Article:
Musical fantasy is excellent way to introduce children to the theater arts
Published in the July 5 – July 18, 2017 issue of Morgan Hill Life
By Camille Bounds
The family musical play “Willy Wonka” opened at the Morgan Hill Playhouse June 23 with well-deserved applause from the audience.
Carol Harris directs this South Valley Civic Theatre show — the last of the 2016-2017 season— with a silky wand that brings out the best in the 40 or more kids who hit the stage on cue and sing and dance their hearts out. The performance comes together beautifully with her on-spot organization and super direction.
“It is a great family musical that includes all ages and appeals to all ages. We enjoy presenting classic stories for the whole family,” said Robin Bezanson, the show’s producer. “I’m bursting at the seams with a pride in this production. The professionalism of each actor from our very youngest to the oldest has been top notch. They have crafted their characters and made them their own. Their enthusiasm is infectious. When you present a quality set and actors who make the story come to life like they have, the product is something to be proud of.”
This “Willy Wonka” is a tribute to the level of talent both on stage and behind the scenes that we have in the South Valley, with performers coming from Gilroy, Morgan Hill and elsewhere in the region.
Maya King plays the story’s hero, Charlie Bucket. Jason Harris is the mischievous title character Willy Wonka, the eccentric owner of a most unusual confectionery manufacturing enterprise made famous in Roald Dahl’s popular children’s book, “Charlie and the Chocolate Factory.”
The two performers have the most songs and they both carry their tunes throughout the show with feeling and earnestness. The rest of actors are well cast and skillfully deliver their moments of music and hilarity.
More than 20 songs with music and lyrics by Leslie Bricusse and Anthony Newley are a part of this fast-moving musical — including the favorites “The Candy Man” and “Pure Imagination” that are noted as standards today.
Augustus Gloop is played by Josh Watts as a bratwurst-loving, over-stuffed child encouraged along by the words of his wonderfully stereotypically German mother, played by Megan Griffin. Veruca Salt, the British spoiled brat, is played by Leah Grifall, and the popular Chris Goller is her submissive father.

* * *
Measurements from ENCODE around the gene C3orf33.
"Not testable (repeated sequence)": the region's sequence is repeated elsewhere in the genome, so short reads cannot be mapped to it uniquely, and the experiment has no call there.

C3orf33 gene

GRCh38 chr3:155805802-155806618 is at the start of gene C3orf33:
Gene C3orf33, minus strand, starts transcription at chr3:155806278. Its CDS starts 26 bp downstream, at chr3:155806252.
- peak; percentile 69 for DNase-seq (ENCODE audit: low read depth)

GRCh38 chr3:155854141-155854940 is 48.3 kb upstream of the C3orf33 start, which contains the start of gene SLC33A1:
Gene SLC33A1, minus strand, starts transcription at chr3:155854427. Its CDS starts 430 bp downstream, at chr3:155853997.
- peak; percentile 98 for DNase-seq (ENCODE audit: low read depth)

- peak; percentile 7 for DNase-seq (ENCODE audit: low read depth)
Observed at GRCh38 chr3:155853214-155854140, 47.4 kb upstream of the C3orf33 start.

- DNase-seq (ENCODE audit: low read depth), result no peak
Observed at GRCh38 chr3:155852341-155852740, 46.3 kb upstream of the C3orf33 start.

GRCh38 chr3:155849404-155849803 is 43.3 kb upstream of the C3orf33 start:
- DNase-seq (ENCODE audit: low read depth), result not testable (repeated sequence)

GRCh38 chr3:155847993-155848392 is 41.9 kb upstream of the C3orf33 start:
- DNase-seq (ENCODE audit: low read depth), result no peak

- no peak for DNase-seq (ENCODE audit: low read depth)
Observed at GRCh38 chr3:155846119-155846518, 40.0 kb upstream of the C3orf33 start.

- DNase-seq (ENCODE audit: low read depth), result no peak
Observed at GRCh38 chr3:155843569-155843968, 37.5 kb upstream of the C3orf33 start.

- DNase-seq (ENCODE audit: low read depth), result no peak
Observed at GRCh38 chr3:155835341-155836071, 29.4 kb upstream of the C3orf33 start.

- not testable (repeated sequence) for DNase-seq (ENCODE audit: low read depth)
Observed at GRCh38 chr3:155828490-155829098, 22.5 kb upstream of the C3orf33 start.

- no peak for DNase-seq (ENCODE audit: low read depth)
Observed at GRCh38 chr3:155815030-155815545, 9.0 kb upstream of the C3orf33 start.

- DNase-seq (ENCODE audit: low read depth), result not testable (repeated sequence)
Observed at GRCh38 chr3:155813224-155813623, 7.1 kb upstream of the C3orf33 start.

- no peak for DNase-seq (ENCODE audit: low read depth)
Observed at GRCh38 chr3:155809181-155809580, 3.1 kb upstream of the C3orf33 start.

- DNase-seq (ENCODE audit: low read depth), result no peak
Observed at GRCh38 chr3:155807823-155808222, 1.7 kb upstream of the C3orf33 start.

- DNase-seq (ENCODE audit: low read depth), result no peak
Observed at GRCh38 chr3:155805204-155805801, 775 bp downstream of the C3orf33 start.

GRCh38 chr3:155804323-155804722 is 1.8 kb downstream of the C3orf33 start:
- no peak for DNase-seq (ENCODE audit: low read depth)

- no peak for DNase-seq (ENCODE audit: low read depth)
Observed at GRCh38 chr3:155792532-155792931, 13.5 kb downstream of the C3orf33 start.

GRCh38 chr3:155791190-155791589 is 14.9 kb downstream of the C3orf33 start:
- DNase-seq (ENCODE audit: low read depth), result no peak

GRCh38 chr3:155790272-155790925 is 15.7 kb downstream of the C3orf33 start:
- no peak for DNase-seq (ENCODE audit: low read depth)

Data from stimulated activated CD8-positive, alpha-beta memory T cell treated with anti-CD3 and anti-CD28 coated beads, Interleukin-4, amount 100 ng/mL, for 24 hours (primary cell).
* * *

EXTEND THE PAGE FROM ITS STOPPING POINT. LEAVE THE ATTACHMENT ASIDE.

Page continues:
Sean O’Connor plays Mike Teavee, an electronics obsessed kid whose mother, played by Trish King, dotes on his over assertiveness of his needs for high-tech gadgets. Jillian Puente plays Violet Beauregarde, the Southern girl who has an obnoxious gum addiction encouraged along by her mother, played by Elizabeth K. Wagner.
The cast of kids find the five golden tickets hidden within their candy bars that get them through the gates for a hilarious tour of Willy Wonka’s mysterious chocolate factory. All fail Wonka’s secret tests of who shall inherit his business. But Charlie’s politeness and honesty wins out in the end.
Adding to the adventure are the Oompa Loompas and nutty squirrels performed by loads of kids covering the stage. All are in bright, delightful costumes designed by Michelle Griffin, with great hair and makeup by Tiffany Goller. The stage sets are a wonderment that seems everyone had a part in the building and designing led by Robin Bezanson, Carol Harris and Jason Leong.
Adding to the effects are the super sound by Sierra McKenna and Kris Snook and lightning by Joyce Bedard.
The stage crew that moves and change scenes, dressers, music technicians and a ton of others make up this huge cast in front and back stage— you have to know — the show goes nowhere without these behind-the-scenes people.
The “Willy Wonka” set is comprised of uniquely designed pieces that are multi-functional. One piece acts as a book to switch from scene to scene. As for special effects, this show has a lot more elements than SVCT’s shows have had in the past.
“Our amazing lighting designer, Joyce Bedard, has incorporated lighting effects like strobe lights, UV black lights, laser lights and unique techniques,” Bezanson said. “In addition to that we are using scents to enhance the audience’s experience and even a shower of bubbles.”
The choreography by Jyovonne Montosa is simple, delightful and well rehearsed. Getting little children to concentrate and work together isn’t easy but they deliver great groups of numbers in unison. They are really fun to watch and the plot is fast moving and complicated, but it will keep you alert throughout the entire production.
Willy Wonka will make you smile and leave you with a warm, good feeling.
This SVCT production for children of all ages is more than worth the price of your golden ticket.
Camille Bounds is the theater, arts and travel columnist for the Morgan Hill and Gilroy Life. She can be reached at firstname.lastname@example.org